Coronavirus Update: Almost three years into the pandemic, Chinese city of Wuhan is again in partial lockdown to stem latest outbreak of cases


Almost three years since the start of the coronavirus pandemic and the Chinese city of Wuhan is again in partial lockdown, as it sticks with a strict zero-COVID policy to stem the current outbreak.

Roughly 800,000 people in one district of the city in central China have been ordered to stay at home until Sunday, Reuters reported. Wuhan counted about 20 to 25 new COVID cases a day this week, while China overall reported more than 1,000 new cases on Thursday. That was enough to trigger lockdowns or restrictions in other cities, including Xining in the northwest and Guangzhou in the south.

As of Oct. 24, 28 cities were implementing varying degrees of lockdown measures, with around 207.7 million people affected in regions responsible for around 25.6 trillion yuan ($3.55 trillion) of China’s gross domestic product, according to Nomura. That’s nearly a quarter of China’s 2021 economic output.

The World Health Organization’s weekly epidemiological update, meanwhile, shows cases and fatalities are still falling across the world. The global case tally was down 15% in the week through Oct. 23 from the previous week. The number of deaths fell 13% to just over 8,500.

The highest number of new weekly cases came from Germany at 498,787, followed by France, at 307,610; China at 285,348; and the U.S. at 255,116. Experts are expecting the winter months to bring a fresh wave of cases as people gather indoors in the colder weather.

As it has for some months, the WHO cautioned that the numbers may be undercounted, as many countries have pulled back on testing, resulting in fewer tests and fewer positive readings.

The BA.5 omicron subvariant remains dominant around the world, accounting for 77.1% of sequences forwarded to a centralized database, the agency said.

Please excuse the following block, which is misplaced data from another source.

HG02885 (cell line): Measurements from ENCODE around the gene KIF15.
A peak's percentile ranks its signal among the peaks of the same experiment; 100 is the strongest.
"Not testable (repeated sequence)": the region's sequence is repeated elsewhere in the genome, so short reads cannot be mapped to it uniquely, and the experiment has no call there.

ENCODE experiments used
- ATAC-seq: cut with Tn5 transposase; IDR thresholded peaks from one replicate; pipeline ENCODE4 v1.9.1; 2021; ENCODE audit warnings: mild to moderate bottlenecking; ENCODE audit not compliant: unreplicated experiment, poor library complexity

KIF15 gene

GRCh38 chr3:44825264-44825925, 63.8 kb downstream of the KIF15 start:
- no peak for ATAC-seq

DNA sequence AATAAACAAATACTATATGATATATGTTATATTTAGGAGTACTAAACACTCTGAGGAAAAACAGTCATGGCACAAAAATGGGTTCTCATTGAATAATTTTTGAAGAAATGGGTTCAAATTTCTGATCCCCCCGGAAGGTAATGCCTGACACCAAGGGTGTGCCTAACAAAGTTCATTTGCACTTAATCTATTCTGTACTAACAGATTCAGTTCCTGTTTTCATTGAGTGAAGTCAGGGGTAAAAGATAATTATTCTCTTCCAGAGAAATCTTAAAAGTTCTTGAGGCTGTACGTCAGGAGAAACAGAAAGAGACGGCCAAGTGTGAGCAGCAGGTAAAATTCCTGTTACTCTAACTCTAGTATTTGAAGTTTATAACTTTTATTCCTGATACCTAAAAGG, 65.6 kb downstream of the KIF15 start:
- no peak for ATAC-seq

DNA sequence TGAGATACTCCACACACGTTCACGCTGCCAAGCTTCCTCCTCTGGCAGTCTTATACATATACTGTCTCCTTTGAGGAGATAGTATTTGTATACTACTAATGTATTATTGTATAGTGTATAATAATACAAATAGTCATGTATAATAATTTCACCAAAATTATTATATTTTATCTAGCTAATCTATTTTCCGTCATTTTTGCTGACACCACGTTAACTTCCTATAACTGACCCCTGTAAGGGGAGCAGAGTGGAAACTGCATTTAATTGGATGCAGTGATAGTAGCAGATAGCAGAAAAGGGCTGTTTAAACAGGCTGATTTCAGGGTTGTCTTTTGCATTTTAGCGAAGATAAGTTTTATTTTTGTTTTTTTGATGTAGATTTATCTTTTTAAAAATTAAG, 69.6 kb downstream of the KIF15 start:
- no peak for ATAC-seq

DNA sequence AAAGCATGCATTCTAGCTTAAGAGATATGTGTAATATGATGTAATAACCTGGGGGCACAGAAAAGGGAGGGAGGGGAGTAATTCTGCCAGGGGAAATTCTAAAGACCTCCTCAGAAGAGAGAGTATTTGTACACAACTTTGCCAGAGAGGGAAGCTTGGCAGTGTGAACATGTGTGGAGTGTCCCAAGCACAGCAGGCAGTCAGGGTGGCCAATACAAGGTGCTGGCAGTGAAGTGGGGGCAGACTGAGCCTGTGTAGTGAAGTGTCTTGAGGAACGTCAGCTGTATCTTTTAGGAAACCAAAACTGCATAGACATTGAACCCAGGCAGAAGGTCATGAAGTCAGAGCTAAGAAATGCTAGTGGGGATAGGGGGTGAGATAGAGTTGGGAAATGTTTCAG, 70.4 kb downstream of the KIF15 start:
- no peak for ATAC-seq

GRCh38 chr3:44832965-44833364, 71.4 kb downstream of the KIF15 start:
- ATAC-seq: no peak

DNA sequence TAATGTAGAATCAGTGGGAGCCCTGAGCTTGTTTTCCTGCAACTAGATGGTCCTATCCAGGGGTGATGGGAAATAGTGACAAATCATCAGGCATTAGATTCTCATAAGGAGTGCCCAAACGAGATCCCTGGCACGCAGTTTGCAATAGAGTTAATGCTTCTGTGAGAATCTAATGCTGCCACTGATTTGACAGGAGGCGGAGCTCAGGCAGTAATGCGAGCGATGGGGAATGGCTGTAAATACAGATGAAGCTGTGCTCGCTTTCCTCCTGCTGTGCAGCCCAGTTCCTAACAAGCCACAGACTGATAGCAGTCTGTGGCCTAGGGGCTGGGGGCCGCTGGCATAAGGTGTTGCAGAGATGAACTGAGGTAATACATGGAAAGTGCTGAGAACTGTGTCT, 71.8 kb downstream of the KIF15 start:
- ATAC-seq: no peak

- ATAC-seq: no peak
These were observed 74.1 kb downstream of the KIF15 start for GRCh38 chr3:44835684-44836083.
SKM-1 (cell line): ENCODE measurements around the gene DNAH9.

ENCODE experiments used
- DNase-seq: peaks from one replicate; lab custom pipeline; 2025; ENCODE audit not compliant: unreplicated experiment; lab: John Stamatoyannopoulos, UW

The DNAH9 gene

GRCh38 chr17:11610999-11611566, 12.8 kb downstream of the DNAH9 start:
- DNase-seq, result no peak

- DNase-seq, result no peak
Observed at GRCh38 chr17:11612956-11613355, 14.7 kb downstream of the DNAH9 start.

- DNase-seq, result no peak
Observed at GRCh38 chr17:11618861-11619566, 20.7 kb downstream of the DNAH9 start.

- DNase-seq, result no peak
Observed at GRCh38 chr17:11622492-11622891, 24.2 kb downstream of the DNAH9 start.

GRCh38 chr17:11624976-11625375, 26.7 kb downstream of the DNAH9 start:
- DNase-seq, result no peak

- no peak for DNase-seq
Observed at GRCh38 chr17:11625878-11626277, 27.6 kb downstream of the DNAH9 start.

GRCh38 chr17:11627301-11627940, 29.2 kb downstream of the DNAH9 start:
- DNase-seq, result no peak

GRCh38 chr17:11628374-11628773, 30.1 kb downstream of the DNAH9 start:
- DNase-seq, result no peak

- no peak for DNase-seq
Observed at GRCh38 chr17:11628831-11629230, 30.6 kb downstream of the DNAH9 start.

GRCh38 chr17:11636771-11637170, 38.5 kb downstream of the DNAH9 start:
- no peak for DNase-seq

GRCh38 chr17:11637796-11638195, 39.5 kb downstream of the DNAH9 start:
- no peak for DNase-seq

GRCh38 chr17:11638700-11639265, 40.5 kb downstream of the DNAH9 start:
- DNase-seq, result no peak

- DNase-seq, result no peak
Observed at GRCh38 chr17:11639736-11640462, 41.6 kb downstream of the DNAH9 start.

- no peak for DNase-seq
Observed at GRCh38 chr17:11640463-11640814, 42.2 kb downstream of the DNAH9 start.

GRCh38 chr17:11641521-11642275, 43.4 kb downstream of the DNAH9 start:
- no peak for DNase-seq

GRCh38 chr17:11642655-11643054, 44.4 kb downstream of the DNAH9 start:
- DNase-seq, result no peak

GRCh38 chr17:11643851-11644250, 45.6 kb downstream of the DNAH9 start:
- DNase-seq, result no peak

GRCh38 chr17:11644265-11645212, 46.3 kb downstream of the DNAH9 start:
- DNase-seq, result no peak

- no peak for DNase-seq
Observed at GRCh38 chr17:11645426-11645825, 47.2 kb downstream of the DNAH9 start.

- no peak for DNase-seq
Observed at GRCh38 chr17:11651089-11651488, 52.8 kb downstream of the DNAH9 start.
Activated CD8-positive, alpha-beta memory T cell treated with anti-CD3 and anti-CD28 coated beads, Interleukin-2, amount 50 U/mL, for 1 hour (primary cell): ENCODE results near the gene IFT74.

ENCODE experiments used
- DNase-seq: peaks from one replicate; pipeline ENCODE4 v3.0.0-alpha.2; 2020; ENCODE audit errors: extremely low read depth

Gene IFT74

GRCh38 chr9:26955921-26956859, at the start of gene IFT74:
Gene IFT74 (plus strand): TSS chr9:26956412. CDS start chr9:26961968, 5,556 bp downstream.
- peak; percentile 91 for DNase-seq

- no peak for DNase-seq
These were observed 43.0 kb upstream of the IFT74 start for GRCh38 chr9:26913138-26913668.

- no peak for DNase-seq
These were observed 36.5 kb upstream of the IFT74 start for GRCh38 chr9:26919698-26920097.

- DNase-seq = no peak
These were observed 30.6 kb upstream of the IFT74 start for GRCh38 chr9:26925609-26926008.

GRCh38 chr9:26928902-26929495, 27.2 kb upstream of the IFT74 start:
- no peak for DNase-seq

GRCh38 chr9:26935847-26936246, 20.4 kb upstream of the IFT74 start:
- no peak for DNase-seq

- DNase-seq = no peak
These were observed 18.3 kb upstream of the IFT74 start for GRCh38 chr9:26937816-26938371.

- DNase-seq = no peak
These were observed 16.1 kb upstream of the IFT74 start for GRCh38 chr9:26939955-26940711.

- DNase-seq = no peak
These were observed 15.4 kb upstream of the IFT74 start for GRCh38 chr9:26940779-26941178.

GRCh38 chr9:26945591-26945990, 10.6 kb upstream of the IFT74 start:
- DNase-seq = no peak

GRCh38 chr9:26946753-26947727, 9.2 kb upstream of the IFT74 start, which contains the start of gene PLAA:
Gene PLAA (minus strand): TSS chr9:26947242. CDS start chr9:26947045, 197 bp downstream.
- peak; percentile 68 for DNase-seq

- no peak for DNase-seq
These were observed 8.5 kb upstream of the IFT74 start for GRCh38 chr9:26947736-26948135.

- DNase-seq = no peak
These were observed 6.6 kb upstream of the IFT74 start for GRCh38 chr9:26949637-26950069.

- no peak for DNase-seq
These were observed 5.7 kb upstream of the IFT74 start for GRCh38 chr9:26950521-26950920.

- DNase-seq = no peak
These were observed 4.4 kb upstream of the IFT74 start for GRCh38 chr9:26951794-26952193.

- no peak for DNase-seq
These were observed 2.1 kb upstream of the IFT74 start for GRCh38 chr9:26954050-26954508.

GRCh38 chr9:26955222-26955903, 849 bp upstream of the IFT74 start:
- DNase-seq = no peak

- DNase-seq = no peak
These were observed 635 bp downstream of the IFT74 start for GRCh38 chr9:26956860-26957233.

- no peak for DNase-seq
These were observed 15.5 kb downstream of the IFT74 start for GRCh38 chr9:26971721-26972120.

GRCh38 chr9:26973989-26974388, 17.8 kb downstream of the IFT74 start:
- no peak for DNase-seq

“BA.2, BA.4 and BA.5 and their various subvariants have in many cases acquired the same mutations at the same position, indicating convergent evolution,” said the WHO.

It explained that convergent evolution means the independent genetic adaptation of two or more different variants at the same genomic position, i.e., the same nucleotide or amino acid change is observed in multiple variants, with these variants not being direct descendants of each other.

“Areas of convergent evolution point to a potential role in the adaptation and further evolution of the virus,” said the update.

As of Oct. 25, the XBB and XBB.1 lineages have been detected in 35 countries. The two are BA.2.10.1 and BA.2.75 recombinants, which were found in 26 countries in last week’s report.

The BQ.1 and its lineages have been found in 65 countries. BQ.1 and BQ.1.1 are BA.5 lineages and accounted for about 16.6% of new U.S. cases in the week through Oct. 22, according to data from the Centers for Disease Control and Prevention. The two were barely registering just a few weeks ago and were included in BA.5 variant data. BQ.1 was first identified by researchers in early September and has been found in the U.K. and Germany, among other places. The CDC is updating the numbers every Friday.

The two are spreading fast in the New York region, which includes New Jersey, Puerto Rico and the Virgin Islands, and accounted for almost 30% of new cases in the same week, CDC data shows.

In the U.S., known cases of COVID are continuing to ease and now stand at their lowest level since mid-April, although the true tally is likely higher given how many people overall are testing at home, where the data are not being collected.